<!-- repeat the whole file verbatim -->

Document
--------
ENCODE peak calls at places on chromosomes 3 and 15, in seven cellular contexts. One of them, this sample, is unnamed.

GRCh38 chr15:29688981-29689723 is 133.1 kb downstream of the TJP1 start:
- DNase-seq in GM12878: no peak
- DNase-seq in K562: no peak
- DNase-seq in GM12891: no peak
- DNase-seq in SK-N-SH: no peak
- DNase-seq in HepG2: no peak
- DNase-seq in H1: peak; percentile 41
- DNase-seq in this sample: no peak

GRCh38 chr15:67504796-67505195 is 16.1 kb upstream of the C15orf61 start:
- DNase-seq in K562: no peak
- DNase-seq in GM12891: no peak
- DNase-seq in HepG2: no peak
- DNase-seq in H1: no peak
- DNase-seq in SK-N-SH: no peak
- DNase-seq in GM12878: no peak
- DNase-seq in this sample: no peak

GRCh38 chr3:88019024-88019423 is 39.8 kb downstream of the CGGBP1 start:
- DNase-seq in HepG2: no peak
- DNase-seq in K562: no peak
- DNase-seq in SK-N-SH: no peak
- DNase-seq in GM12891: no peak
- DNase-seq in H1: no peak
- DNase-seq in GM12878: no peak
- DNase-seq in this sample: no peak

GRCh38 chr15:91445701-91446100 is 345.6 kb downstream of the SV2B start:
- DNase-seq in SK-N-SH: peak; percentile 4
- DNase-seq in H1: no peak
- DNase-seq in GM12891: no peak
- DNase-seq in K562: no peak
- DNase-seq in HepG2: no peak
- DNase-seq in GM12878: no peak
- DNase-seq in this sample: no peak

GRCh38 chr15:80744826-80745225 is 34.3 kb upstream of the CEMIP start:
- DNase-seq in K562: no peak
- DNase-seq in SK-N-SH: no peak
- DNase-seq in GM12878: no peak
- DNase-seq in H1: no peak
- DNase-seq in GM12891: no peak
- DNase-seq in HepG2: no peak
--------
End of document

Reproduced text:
ENCODE peak calls at places on chromosomes 3 and 15, in seven cellular contexts. One of them, this sample, is unnamed.

GRCh38 chr15:29688981-29689723 is 133.1 kb downstream of the TJP1 start:
- DNase-seq in GM12878: no peak
- DNase-seq in K562: no peak
- DNase-seq in GM12891: no peak
- DNase-seq in SK-N-SH: no peak
- DNase-seq in HepG2: no peak
- DNase-seq in H1: peak; percentile 41
- DNase-seq in this sample: no peak

GRCh38 chr15:67504796-67505195 is 16.1 kb upstream of the C15orf61 start:
- DNase-seq in K562: no peak
- DNase-seq in GM12891: no peak
- DNase-seq in HepG2: no peak
- DNase-seq in H1: no peak
- DNase-seq in SK-N-SH: no peak
- DNase-seq in GM12878: no peak
- DNase-seq in this sample: no peak

GRCh38 chr3:88019024-88019423 is 39.8 kb downstream of the CGGBP1 start:
- DNase-seq in HepG2: no peak
- DNase-seq in K562: no peak
- DNase-seq in SK-N-SH: no peak
- DNase-seq in GM12891: no peak
- DNase-seq in H1: no peak
- DNase-seq in GM12878: no peak
- DNase-seq in this sample: no peak

GRCh38 chr15:91445701-91446100 is 345.6 kb downstream of the SV2B start:
- DNase-seq in SK-N-SH: peak; percentile 4
- DNase-seq in H1: no peak
- DNase-seq in GM12891: no peak
- DNase-seq in K562: no peak
- DNase-seq in HepG2: no peak
- DNase-seq in GM12878: no peak
- DNase-seq in this sample: no peak

GRCh38 chr15:80744826-80745225 is 34.3 kb upstream of the CEMIP start:
- DNase-seq in K562: no peak
- DNase-seq in SK-N-SH: no peak
- DNase-seq in GM12878: no peak
- DNase-seq in H1: no peak
- DNase-seq in GM12891: no peak
- DNase-seq in HepG2: no peak